Australia: Review available where MAS Assessor fails to explain causation findings

Curwoods Case Notes
Last Updated: 29 November 2010
Article by Peter Hunt

Judgment date: 16 November 2010, Dogon v Redmond & Ors [2010] NSWSC 1329, Supreme Court of New South Wales1

In Brief

  • A MAS Assessor is required to give proper reasons for his or her causation findings.
  • Where a MAS Assessor fails to give proper reasons for his or her findings on causation, the aggrieved party may seek a Review under s 63 of the Motor Accidents Compensation Act 1999.


The Supreme Court of NSW handed down its decision in Dogon v Redmond & Ors on 16 November 2010, when Hulme J delivered an ex tempore judgment.

His Honour dismissed an application by the claimant to set aside a decision by the Proper Officer to refer a permanent impairment dispute to the MAS Review Panel.

The Claimant was injured in a motor accident on 28 January 2007. She alleged injuries to various parts of her body including to the left shoulder and left wrist. The causation of the left shoulder and left wrist injuries were, however, in dispute.

MAS Assessment

The claimant's permanent impairment was assessed by MAS Assessor Lethlean on 14 April 2010. Contrary to the insurer's submissions, Dr Lethlean found that the left shoulder and left wrist injuries were caused by the motor accident and assessed the claimant's permanent impairment, for all injuries, above the 10% WPI threshold.

When considering the issue of causation, Dr Lethlean stated:

"Pain was widespread following the MVA of 28.01.07. There is no ambulance or hospital report suggesting left shoulder or left wrist lesions. The first reference is that of Dr M Giurgis – report of 29.11.08. Ultrasound of the left shoulder was performed 24.01.08, and MRI scans of the wrist 04.03.08 and 16.04.08. The ultrasound findings are not specific to trauma. The effusion in the left wrist is noted. There is no indication in GP notes of antecedent shoulder and wrist difficulties on the left.
"I have accepted that the left shoulder and left wrist injury was sustained in the MVA of 28.01.07."

In seeking a review of his assessment, the insurer submitted that Dr Lethlean erred in finding that the left shoulder and left wrist injuries were caused by the accident, given the delay in complaint, noting that there was a period of 12 to 13 months between the accident and the investigations of the Claimant's left shoulder and left wrist in January 2008 and March 2008, respectively.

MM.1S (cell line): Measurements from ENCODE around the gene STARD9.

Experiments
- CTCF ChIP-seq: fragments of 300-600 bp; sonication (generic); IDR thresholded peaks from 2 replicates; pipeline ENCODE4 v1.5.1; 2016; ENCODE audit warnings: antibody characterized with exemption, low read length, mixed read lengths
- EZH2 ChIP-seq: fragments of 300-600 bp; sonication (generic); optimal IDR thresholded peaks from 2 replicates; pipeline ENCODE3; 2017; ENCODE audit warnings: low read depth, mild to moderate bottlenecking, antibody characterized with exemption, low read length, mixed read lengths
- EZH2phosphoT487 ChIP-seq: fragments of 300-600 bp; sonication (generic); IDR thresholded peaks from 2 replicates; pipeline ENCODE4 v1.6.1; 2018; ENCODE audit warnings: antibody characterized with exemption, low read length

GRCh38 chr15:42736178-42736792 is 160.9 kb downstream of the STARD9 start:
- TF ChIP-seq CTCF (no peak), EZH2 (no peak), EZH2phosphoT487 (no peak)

Decision by Proper Officer

The Proper Officer accepted the insurer's submissions that there were reasonable grounds to suspect that the assessment by Dr Lethlean was affected by material error.

The Proper Officer concluded:

"In the absence of any clear explanation by the Assessor as to how he formed his conclusions in relation to causation of the claimant's left shoulder and wrist injuries, I am satisfied that there is reasonable cause to suspect that the assessment may be incorrect in a material respect."

Supreme Court

The claimant's application for judicial review was heard by Hulme J.

His Honour observed that, in order to obtain relief, the claimant had to show that the Proper Officer's decision was affected by error of law; in this case, that there was no reasonable cause to suspect that the medical assessment was incorrect in a material respect.

At paragraph 12, Hulme J concluded that no error had been demonstrated in the Proper Officer's decision. His Honour agreed with the Proper Officer that Dr Lethlean's reasons on causation were inadequate. Specifically, Hulme J stated:

"I of course accept that the reasons of an assessor under the Motor Accidents Act `are not to be construed minutely and finely with an eye keenly attuned to the perception of error' – see Insurance Australia Limited v Motor Accidents Authority of New South Wales; Kelly v Motor Accidents Authority of New South Wales [2007] NSWCA 314. But a mere recitation or summary of the evidence as appears in the passage quoted from Dr Lethlean's conclusions followed by a statement "I have accepted that the left shoulder and left wrist injury was sustained in the MVA of 28.01.07" does not seem to me to comply with his obligations."

As such, the claimant's Summons was dismissed with costs.


The decision in Dogon v Redmond demonstrates that the material error contemplated by s 63 may extend to a failure to give proper reasons.

Justice Hulme found no error in the Proper Officer's decision to refer the dispute to the MAS Review Panel on the grounds that the MAS Assessor had failed to give proper reasons for his causation findings.

Specifically, Hulme J found that a MAS Assessor must do more than merely outline the evidence of complaint and then state a conclusion. By failing to explain how he was satisfied that the disputed injuries were caused by the accident, notwithstanding the delay in documented complaint, Hulme J found that Dr Lethlean's reasons were inadequate.

Given this decision, we recommend that the causation findings in MAS reports be carefully reviewed to see whether proper reasons have been given for conclusions reached. In the event that the conclusions on causation are not properly explained, a Review Application under s 63 may be made.

1. R S Hulme J

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